Caesar Salad Was Named After Caesar Cardini, Not a Roman Emperor

Myth: Caesar Salad was named after the Roman Emperor title.

Caesar Cardini was an Italian born chef who immigrated to the United States after World War I. Despite having a home in San Diego, the Cardini family operated a restaurant in Tijuana, Mexico, primarily because of prohibition. Many Americans would go to Tijuana to drink, so business for restaurants at that time in Tijuana was booming.

According to Caesar’s daughter, on July 4th, 1924, Caesar was running short on supplies due to an unexpected rush of customers. In order to not have to turn customers away, he concocted a salad and dressing out of some of the remaining ingredients he had lying around.

Another story by a partner of Caesar, Paul Maggiora, said that the Caesar salad was actually made for American airman from San Diego and was called “Aviator’s Salad”. Caesar’s brother Alex also claimed the original name was “Aviator’s Salad” and that it was he who invented it, not Caesar.

Caesar’s Original Tijuana Restaurant

Yet another story from a retired airmen backs up the “Aviator’s Salad” name, but not that Alex Cardini invented it. In his story, he claimed that, after a long night of drinking, several of the soldiers missed curfew and had to stay at Caesar’s restaurant for the night. When they woke up in the morning, Caesar made them a salad which he called “Aviator’s Salad” and is now known as Caesar Salad.

Whatever the true origin, it is clear that this particular type of salad was made popular at Caesar Cardini’s restaurant. As it grew in popularity, people gradually began referring to it as “Caesar’s salad”, as it came from Caesar’s restaurant.

Bonus Facts:

  • As a child, Julia Child ate at Caesar Cardini’s restaurant in the 1920s and had a Caesar salad made by Caesar himself. 50 years later, she contacted Rosa Cardini to get the original recipe for the Caesar salad to put in her book.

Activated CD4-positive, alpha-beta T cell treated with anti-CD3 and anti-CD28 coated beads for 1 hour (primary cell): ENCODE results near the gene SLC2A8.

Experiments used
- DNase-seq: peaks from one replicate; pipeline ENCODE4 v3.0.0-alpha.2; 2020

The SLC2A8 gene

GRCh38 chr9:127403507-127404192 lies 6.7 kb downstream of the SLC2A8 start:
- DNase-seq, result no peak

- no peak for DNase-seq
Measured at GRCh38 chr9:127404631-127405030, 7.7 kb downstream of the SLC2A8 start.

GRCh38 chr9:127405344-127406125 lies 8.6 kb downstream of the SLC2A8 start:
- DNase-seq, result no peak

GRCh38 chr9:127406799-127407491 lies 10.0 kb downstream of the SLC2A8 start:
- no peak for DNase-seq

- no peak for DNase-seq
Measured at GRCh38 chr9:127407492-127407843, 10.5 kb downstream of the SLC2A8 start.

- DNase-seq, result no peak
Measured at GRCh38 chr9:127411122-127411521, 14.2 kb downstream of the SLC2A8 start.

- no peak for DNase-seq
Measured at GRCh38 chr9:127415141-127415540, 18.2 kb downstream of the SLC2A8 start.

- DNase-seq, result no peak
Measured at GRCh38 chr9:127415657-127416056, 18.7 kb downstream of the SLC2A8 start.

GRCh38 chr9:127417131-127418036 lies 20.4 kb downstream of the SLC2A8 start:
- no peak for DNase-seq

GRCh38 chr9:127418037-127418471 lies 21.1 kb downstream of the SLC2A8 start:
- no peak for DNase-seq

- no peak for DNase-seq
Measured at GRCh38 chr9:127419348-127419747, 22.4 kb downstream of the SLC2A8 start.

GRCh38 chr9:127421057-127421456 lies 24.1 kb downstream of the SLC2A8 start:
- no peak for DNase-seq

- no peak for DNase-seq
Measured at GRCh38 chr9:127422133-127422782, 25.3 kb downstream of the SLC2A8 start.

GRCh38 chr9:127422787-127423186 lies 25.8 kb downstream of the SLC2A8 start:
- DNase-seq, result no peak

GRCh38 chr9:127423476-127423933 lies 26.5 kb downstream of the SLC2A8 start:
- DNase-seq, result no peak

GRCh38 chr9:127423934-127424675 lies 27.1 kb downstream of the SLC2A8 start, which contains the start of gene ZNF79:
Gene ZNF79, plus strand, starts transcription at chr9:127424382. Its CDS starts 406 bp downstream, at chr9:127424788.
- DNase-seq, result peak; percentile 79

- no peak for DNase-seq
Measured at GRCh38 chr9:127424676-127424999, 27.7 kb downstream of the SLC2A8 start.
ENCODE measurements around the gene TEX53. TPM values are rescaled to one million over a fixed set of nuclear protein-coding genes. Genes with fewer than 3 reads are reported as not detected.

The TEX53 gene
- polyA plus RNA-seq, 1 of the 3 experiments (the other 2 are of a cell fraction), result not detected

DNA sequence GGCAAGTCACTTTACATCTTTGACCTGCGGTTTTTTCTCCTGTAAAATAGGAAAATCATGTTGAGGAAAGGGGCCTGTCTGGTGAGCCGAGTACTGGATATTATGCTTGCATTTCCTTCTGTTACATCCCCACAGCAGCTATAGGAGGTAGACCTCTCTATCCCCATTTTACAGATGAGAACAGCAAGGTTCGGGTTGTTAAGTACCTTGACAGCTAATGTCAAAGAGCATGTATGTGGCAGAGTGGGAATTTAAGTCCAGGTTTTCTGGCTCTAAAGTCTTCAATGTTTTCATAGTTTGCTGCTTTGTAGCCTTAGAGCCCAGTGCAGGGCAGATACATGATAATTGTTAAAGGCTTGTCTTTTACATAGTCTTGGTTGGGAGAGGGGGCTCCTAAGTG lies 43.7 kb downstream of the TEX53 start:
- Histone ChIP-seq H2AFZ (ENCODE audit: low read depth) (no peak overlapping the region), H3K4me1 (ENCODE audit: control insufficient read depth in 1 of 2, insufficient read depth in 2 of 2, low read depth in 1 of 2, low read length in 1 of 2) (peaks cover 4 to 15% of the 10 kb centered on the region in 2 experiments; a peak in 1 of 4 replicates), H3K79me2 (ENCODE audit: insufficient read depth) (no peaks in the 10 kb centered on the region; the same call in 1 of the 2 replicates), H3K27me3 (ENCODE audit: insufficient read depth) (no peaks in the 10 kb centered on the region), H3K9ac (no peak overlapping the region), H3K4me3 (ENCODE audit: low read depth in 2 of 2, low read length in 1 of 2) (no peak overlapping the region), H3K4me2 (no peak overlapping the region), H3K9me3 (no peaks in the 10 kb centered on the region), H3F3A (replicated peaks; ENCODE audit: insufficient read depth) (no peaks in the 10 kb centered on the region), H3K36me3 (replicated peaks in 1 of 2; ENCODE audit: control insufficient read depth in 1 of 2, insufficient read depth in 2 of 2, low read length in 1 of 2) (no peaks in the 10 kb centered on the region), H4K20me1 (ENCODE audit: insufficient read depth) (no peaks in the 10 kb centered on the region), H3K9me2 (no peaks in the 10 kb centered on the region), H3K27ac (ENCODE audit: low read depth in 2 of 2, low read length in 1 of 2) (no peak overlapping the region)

• The original Caesar salad was not eaten with forks, but rather eaten with your fingers. Caesar would use whole Romaine lettuce. He’d arrange the lettuce on the plate so that the stems were facing out and he would put all the ingredients on each leaf. You’d then just pick up the leaf and eat it that way with your hands. The original recipe also used coddled eggs and Italian olive oil.
  • The International Society of Epicures in Paris named Caesar’s salad “the greatest recipe to originate from the Americas in 50 years.”
  • Today, Caesar salad is typically made with Romaine lettuce, croûtons, Parmesan cheese, lemon juice, olive oil, egg, Worcestershire sauce, and black pepper.
  • Caesar Cardini

    Caesar’s brother, Alex Cardini, eventually opened a chain of restaurants in Mexico City, where he also featured Caesar Salad and listed it on the menu as “The original Alex Cardini Caesar salad”. The primary difference between his version and the traditional Caesar salad was that he added anchovies, which is still a popular side item for Caesar salad in upper-class restaurants today.

  • The salad also got a popularity boost when in 1937 Manny Wolfe, a Hollywood screenwriter for Paramount, began distributing the recipe around to various restaurants in the United States.
  • Caesar salad’s spread to Europe is generally attributed to Mrs. Wallis Warfield Simpson, who was a mistress and eventual wife of Prince Edward VIII of Wales. Simpson often frequented Caesar’s restaurant when she was in the area and during her travels began instructing other chefs how to make it, though she couldn’t ever get them to get the dressing quite right, which was a problem in a lot of restaurants that had begun serving the salad.
  • As a result of this, by 1948, demand for the dressing for Caesar salad became so great that Caesar started Caesar Cardini Foods with his daughter Rosa. With this company, they began selling bottled Caesar salad dressing.
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